The tea hour at the Den was close, and Jimbo, no doubt, was already looking for him at the carpenter's house. Rogers hurried home among the silent forest ways that were sweet with running shadows and slanting sunshine. Oh, how fragrant was the evening air! And how the lily of the valley laughed up in his face! Normally, at this time, he would be sitting in a taxi, hurrying noisily towards his Club, thoughts full of figures, politics, philanthropy cut to line and measure--a big Scheme standing in squares across the avenue of the future. Now, moss and flowers and little children took up all the available space. ... How curiously out of the world Bourcelles was, to be sure. Newspapers had no meaning any longer. Picture-papers and smart weekly Reviews, so necessary and important in St. James's Street, here seemed vulgar, almost impertinent--ridiculous even. Big books, yes; but not pert, topical comments issued with an absurd omnipotence upon things merely ephemeral. How the mind accumulated rubbish in a city! It seemed incredible. He surely had climbed a wall and dropped down into a world far bigger, though a world the 'city' would deem insignificant and trivial. Yet only because it had less detail probably! A loved verse flashed to him across the years:--

  'O to dream, O to awake and wander
   There, and with delight to take and render,
       Through the trance of silence,
          Quiet breath!

   Lo! for there among the flowers and grasses,
   Only the mightier movement sounds and passes;
      Only winds and rivers,
         Life and death.'

Bourcelles was important as London, yes, while simple as the nursery. The same big questions of life and death, of battle, duty, love, ruled the peaceful inhabitants. Only the noisy shouting, the clatter of superfluous chattering and feverish striving had dropped away. Hearts and minds wore fewer clothes among these woods and vineyards. There was no nakedness though ... there were flowers and moss, blue sky and peace and beauty. ... Thought ran into confused, vague pictures. He could not give them coherence, shape, form. ...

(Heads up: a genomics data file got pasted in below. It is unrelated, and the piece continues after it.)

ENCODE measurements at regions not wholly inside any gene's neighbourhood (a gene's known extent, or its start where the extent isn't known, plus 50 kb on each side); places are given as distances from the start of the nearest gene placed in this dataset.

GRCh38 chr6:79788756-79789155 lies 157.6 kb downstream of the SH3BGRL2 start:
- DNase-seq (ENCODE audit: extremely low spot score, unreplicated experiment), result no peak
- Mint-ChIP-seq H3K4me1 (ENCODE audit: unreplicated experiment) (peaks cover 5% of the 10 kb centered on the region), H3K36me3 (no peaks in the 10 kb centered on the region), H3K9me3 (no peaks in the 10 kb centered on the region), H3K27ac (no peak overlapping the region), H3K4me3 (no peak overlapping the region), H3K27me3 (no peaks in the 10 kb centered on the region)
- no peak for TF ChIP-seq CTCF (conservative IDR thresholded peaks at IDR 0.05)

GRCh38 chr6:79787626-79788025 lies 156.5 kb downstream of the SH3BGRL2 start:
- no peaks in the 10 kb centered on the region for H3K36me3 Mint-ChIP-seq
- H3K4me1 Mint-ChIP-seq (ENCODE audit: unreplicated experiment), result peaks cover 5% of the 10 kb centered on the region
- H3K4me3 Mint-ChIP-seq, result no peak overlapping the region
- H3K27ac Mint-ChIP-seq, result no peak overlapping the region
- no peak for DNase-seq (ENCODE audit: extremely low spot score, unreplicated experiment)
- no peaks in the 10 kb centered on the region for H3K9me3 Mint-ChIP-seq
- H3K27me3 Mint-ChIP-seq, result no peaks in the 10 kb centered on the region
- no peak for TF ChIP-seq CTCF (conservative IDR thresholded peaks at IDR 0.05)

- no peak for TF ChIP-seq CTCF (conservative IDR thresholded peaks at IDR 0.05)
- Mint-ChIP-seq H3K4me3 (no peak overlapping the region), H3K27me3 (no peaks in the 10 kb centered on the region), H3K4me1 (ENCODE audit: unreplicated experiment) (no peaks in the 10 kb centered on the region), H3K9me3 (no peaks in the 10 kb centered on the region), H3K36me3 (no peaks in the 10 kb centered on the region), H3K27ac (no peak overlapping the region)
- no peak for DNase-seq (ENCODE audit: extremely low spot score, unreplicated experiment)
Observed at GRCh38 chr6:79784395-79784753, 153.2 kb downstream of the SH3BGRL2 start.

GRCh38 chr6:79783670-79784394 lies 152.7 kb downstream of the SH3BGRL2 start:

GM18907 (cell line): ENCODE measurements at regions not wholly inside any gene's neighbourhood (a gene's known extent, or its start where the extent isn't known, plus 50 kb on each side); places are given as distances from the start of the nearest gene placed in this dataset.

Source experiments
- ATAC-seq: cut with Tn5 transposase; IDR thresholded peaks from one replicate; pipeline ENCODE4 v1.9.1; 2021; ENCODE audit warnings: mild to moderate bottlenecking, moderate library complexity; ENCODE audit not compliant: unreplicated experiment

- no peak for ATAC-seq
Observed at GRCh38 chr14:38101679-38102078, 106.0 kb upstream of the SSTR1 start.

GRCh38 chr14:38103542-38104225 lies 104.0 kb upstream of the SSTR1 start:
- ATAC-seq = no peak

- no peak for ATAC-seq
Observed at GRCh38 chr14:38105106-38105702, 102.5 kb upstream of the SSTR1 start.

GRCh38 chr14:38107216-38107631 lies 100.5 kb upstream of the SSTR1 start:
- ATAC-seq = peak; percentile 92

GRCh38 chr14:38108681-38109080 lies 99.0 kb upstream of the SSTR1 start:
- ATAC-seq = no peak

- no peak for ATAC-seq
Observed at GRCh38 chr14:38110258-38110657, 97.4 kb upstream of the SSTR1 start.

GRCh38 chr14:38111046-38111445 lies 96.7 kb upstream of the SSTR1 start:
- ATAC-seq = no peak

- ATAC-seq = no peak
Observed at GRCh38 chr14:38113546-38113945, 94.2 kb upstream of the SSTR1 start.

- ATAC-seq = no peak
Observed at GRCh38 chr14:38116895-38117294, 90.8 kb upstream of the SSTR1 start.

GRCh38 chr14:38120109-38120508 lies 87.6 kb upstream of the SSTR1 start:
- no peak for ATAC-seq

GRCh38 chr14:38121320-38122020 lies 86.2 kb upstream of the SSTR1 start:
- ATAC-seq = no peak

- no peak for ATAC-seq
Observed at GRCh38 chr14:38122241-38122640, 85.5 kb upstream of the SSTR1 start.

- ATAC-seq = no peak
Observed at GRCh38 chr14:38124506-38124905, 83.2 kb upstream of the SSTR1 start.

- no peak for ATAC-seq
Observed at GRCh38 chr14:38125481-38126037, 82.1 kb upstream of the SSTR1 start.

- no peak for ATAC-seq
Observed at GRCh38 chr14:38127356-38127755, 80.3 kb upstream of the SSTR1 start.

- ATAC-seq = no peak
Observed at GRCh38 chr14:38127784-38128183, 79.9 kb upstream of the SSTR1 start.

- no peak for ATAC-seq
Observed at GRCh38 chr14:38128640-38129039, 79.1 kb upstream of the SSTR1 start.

He crossed the meadows and entered the village through the Pension garden. The Widow Jequier gave him a spray of her Persian lilac on the way. 'It's been growing twenty-five years for you,' she said, 'only do not look at me. I'm in my garden things--invisible.' He remembered with a smile Jane Anne's description--that 'the front part of the house was all at the back.'

Tumbling down the wooden stairs, he crossed the street and made for the Citadelle, where the children opened the door for him even before he rang. Jimbo and Monkey, just home from school, pulled him by both arms towards the tea-table. They had watched for his coming.

'The samovar's just boiling,' Mother welcomed him. Daddy was on the sofa by the open window, reading manuscript over to himself in a mumbling voice; and Jane Anne, apron on, sleeves tucked up, face flushed, poked her head in from the kitchen:

'Excuse me, Mother, the cupboard's all in distress. I can't find the marmalade anywhere.'

'But it's already on the table, child.'

She saw her Cousin and popped swiftly back again from view. One heard fragments of her sentences--'wumbled ... chronic ... busy monster. ... 'And two minutes later la famille anglaise was seriously at tea.